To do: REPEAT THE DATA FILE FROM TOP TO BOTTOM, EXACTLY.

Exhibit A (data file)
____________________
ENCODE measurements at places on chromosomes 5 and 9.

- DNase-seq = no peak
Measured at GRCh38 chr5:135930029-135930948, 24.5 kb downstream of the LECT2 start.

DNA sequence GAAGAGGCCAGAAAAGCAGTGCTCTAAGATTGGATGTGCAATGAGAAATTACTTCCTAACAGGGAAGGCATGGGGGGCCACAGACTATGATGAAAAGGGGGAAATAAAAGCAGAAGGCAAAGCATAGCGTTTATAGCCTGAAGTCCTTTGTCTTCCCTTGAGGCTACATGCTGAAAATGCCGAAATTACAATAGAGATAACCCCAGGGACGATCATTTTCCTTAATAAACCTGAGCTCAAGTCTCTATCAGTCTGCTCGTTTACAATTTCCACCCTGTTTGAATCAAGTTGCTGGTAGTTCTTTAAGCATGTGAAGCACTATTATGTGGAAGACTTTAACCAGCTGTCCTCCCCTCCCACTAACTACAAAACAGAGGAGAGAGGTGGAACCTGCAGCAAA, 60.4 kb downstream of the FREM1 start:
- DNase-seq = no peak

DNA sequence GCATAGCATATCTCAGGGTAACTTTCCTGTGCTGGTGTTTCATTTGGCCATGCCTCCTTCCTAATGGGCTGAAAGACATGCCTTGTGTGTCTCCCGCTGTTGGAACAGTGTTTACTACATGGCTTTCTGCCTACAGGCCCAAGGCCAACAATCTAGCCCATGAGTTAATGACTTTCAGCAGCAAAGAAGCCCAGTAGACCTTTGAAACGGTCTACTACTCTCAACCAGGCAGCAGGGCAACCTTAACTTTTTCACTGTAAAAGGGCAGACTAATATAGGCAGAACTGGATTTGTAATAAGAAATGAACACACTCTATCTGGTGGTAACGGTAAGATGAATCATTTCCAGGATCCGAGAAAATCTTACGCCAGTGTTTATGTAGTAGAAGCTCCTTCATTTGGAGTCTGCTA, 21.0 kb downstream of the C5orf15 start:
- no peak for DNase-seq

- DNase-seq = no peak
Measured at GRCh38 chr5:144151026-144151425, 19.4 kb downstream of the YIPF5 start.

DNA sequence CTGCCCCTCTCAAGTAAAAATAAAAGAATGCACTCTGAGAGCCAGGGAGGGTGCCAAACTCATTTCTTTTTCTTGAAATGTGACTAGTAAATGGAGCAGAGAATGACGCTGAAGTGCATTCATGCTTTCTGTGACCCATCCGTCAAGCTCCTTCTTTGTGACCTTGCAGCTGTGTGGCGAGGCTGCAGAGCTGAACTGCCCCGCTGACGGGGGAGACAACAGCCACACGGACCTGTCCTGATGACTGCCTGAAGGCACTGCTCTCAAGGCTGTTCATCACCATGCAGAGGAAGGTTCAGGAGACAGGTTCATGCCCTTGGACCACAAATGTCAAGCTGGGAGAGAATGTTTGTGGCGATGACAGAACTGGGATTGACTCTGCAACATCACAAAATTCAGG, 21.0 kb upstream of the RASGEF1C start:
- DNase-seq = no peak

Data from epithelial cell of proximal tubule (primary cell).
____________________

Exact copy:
ENCODE measurements at places on chromosomes 5 and 9.

- DNase-seq = no peak
Measured at GRCh38 chr5:135930029-135930948, 24.5 kb downstream of the LECT2 start.

DNA sequence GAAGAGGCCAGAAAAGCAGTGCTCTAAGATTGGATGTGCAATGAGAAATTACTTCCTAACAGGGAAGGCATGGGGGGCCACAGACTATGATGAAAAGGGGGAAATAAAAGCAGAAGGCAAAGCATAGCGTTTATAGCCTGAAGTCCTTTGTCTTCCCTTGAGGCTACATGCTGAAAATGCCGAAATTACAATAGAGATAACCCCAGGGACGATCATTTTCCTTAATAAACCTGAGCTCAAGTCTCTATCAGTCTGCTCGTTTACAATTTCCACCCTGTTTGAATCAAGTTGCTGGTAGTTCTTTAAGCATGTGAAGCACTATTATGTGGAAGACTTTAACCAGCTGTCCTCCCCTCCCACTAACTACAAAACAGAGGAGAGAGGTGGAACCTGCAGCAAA, 60.4 kb downstream of the FREM1 start:
- DNase-seq = no peak

DNA sequence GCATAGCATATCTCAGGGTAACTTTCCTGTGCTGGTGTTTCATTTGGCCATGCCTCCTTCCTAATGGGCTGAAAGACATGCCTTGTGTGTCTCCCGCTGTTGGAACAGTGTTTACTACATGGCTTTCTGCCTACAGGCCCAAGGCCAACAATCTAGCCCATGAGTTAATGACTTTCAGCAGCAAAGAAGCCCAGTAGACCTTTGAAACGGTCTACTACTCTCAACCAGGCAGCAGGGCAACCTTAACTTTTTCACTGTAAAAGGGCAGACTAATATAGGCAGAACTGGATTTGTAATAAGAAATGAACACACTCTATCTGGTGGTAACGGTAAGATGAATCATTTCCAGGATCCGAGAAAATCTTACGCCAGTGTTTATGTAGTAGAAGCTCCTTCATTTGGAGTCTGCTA, 21.0 kb downstream of the C5orf15 start:
- no peak for DNase-seq

- DNase-seq = no peak
Measured at GRCh38 chr5:144151026-144151425, 19.4 kb downstream of the YIPF5 start.

DNA sequence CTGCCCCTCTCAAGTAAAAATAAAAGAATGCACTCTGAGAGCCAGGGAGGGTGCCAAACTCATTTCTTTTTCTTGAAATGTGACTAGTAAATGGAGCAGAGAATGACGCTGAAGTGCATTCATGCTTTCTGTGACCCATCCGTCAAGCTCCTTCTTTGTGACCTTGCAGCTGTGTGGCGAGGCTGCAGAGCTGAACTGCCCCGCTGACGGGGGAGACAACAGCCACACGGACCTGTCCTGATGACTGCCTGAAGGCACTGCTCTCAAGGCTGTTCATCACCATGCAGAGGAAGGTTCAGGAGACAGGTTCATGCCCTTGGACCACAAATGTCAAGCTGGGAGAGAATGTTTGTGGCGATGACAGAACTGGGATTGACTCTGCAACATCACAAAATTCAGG, 21.0 kb upstream of the RASGEF1C start:
- DNase-seq = no peak

Data from epithelial cell of proximal tubule (primary cell).